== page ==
First, it's true that air pollution rules passed back in 1970 to reduce sulfur emissions tended to hurt high-sulfur eastern coal. But then those rules were given exceptions to help offset the harms to eastern coal. The result was that coal-fired power plants in the east ended up holding on to old and inefficient facilities much longer--and in recent years the age of those facilities has caught up with them. Kolsted explains:

"The easiest way to meet the 1970 sulfur emissions regulations was to burn low-sulfur coal, which set off  a dramatic expansion of low-sulfur coal mining, primarily in Wyoming. The strong demand for low-sulfur coal threatened high-sulfur coal producers, primarily in the East. 
"In order to save coal-mining jobs in the East, the Clean Air Act was amended in 1977 to require equipment on all new coal-fired power plants to physically remove sulfur from the smokestacks after combustion, reducing the attractiveness of low-sulfur coal (all coal becoming “compliance coal”). This reduced the competitive threat to Eastern mines.
"Another feature of the 1970 Clean Air Act had more subtle and delayed effects. That is the exemption of existing (as of 1970) power plants from sulfur reduction rules. This “grandfathering” was done for political reasons to facilitate passage of the Act. But it was also viewed as fair and without long-term consequences since those older plants were expected to retire at the end of their 40- or 50-year lives anyway. But as Revesz and Lienke (2016) detail, this exemption provided an incentive to keep old and dirty power plants operating rather than retire, despite the higher operating costs of old plants. To protect health and welfare, this necessitated the EPA’s imposition of more restrictions on old power plants over the years, including the acid rain provisions instituted in 1990 during the Bush administration. Additional rules were put in place during the next three presidential administrations to deal with the problems caused by old plants operating long after their assumed retirement date.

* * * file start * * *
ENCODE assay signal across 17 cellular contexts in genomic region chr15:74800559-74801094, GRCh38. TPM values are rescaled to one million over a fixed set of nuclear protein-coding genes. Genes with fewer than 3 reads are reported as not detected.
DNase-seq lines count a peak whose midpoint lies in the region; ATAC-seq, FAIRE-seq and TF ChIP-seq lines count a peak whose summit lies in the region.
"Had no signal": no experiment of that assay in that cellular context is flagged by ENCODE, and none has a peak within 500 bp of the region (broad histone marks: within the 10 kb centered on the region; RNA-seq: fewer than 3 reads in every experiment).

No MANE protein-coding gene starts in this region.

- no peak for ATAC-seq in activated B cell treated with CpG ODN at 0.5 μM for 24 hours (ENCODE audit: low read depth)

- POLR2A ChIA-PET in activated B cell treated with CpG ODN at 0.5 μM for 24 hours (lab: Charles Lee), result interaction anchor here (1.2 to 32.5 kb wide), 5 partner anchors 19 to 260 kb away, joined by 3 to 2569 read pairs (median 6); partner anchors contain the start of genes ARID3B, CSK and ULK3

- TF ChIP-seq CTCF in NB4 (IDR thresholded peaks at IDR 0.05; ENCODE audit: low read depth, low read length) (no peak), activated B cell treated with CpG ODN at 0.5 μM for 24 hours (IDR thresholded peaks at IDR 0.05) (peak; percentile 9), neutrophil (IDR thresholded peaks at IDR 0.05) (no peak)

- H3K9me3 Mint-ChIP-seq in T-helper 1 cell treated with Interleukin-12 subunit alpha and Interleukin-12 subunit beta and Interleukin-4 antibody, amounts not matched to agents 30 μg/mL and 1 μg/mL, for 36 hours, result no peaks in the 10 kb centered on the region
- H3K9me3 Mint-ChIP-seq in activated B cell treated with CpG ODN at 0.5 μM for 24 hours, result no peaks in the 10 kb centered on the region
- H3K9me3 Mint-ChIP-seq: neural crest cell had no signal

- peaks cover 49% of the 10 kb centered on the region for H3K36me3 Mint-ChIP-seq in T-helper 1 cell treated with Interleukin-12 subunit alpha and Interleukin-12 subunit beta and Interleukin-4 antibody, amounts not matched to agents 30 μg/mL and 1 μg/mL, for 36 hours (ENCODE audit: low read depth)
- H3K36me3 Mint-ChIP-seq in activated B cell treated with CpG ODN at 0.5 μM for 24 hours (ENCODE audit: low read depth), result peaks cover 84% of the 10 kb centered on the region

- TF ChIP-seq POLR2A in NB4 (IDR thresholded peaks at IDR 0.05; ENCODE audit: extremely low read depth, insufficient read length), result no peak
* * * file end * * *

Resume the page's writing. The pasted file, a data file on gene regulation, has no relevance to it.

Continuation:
"Now, nearly 50 years after the 1970 Act, shuttering of old power plants has finally begun. ... [T]he coal plants retired in 2015 were quite old (the oldest began operation in 1944, the year the Allies landed in Normandy). ... This suggests that the decline in coal-fired electricity generation is largely the result of an aging fleet of power plants, which may well have been retired years ago absent the Clean Air Act’s grandfathering clause."

Second, if environmental regulations are loosened for all types of energy production--that is, for natural gas as well as for coal--it's quite plausible that natural gas will continue to gain relative to coal.

So yes, environmental rules affected eastern coal production. But the big stories for the fall of coal are productivity growth among coal miners and the rise of natural gas. demand for eastern coal might well be larger today if instead of favoring aging coal-fired electrical power plants through grandfathering rules, those plants had been updated and replaced over the decades.